Superheroes can teach us moral lessons in the battle between good and evil, but heroes of faith offer timeless truths in line with God's Word. That's why it's somehwat troublesome that so many Americans are confusing Captain America's messages of triumph with quotes from the Bible.
According to an American Bible Society Survey, 63 percent of U.S. adults incorrectly attributed a 2 Corinthians 4:8—"We often suffer, but we are never crushed. Even when we don't know what to do, we never give up"—to civil rights activist Martin Luther King Jr., former President George W. Bush or comic book hero Captain America rather than the Bible.
The survey, which coincides with the 10th anniversary of 9/11 and the release of The Freedom Bible also reveals:
- Despite significant security measures taken since Sept. 11, only 9 percent of Americans feel safer today than they did prior to Sept. 11. Thirty-six percent felt safer prior to the attacks of Sept. 11 than they do today.
- Only 4 percent of Americans rely most on professional counseling to help deal with trauma. Four times as many (16 percent) rely most on the Bible.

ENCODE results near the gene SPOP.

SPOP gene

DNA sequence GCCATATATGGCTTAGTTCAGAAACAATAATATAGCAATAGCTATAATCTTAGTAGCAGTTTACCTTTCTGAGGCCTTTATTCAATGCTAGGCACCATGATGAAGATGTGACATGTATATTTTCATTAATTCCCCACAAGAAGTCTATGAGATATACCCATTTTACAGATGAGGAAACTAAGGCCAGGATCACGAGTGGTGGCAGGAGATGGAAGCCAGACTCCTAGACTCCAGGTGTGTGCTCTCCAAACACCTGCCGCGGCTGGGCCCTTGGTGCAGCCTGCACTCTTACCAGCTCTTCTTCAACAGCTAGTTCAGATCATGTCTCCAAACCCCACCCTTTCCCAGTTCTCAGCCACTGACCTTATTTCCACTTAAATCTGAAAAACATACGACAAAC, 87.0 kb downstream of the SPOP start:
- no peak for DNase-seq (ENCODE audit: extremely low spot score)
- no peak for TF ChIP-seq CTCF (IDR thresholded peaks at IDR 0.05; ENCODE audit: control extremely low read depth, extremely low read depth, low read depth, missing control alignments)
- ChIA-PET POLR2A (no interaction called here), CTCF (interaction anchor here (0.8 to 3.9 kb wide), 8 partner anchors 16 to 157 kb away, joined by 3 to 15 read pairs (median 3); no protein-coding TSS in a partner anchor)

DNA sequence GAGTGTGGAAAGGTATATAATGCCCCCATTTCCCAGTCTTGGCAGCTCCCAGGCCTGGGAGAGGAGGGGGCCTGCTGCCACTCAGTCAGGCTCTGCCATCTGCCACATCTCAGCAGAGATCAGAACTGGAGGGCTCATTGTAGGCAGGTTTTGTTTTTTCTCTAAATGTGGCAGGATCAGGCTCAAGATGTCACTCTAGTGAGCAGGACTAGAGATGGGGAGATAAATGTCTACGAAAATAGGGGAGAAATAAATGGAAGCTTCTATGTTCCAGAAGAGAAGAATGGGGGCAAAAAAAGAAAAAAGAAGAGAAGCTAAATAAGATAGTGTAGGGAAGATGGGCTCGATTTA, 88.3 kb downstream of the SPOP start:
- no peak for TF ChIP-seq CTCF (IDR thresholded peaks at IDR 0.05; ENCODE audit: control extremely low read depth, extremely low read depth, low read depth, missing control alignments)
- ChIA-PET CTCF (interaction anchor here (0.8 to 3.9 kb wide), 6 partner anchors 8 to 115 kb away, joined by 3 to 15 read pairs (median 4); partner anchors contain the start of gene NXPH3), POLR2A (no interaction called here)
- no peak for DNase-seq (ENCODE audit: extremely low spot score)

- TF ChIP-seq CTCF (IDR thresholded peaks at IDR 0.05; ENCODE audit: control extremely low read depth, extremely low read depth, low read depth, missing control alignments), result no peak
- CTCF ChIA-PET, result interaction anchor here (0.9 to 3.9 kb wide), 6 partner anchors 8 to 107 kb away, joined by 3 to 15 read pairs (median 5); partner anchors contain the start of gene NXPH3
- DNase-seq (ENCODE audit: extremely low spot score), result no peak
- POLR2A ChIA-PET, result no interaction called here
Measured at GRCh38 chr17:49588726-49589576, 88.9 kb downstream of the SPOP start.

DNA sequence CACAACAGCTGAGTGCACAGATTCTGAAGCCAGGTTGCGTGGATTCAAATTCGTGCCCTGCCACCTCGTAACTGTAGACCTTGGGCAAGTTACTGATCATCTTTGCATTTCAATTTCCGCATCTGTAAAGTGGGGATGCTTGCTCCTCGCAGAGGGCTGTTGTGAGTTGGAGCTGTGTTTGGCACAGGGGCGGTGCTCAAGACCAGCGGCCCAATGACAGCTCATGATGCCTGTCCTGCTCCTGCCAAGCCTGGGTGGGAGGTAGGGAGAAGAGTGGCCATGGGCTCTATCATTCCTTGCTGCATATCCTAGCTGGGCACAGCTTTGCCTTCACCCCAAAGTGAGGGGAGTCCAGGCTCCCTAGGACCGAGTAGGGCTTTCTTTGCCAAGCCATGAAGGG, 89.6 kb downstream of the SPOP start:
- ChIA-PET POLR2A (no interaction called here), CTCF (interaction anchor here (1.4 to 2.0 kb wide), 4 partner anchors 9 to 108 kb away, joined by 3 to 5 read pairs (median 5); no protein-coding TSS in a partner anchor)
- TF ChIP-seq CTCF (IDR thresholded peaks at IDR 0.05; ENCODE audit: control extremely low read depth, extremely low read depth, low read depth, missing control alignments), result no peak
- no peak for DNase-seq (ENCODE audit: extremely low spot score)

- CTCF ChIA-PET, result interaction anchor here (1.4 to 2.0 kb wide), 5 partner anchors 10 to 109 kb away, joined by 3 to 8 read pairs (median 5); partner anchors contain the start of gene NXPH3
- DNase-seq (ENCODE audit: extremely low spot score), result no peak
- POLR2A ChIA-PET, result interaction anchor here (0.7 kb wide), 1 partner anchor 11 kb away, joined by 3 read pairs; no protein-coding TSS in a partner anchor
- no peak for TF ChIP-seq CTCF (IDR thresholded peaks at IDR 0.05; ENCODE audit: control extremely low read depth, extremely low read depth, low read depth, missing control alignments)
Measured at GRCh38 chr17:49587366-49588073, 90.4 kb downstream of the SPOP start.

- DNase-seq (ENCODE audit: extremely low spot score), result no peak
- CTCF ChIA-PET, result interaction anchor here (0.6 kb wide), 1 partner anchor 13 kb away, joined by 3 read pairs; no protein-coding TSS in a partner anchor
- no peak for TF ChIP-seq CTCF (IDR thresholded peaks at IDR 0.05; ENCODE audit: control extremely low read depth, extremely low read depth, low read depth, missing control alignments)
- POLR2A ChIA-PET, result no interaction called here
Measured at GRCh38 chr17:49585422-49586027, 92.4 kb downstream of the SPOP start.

- Despite living in a predominantly Christian nation, 82 percent of Americans who have dealt with trauma rely most on sources other than the Bible to cope, including 6 percent of whom say they do not rely on anything.
"Though 10 years have passed since the attacks on the U.S., many of us vividly recall the images and emotions of that day," says Geof Morin, chief communications officer at American Bible Society. "In the aftermath of 9/11, we at American Bible Society saw firsthand the power of the Bible to help people deal with unfathomable trauma."
Headquartered in Manhattan, American Bible Society was on the scene on 9/11 and in the days and weeks following the attacks to minister to first responders and the families of those missing or killed. Morin says 9/11 forced Americans to choose between being prisoner of the trauma of that terrible day and finding the hope and freedom to move forward. For thousands of Americans, he adds, the comfort offered through the Bible allowed them to choose freedom.
"The Bible—not politicians, comic book heroes or civil rights activists—was the first to speak out about dealing with trauma and gaining freedom," agrees Commissioner William Roberts, national commander for The Salvation Army, a collaborator on The Freedom Bible project.
The Freedom Bible highlights stories of how the Bible has helped people to overcome trauma. Not a new translation, The Freedom Bible is the first to highlight more than 3,500 verses that refer to various aspects of freedom, including from fear, from suffering, from loss, from anger, from guilt and more.
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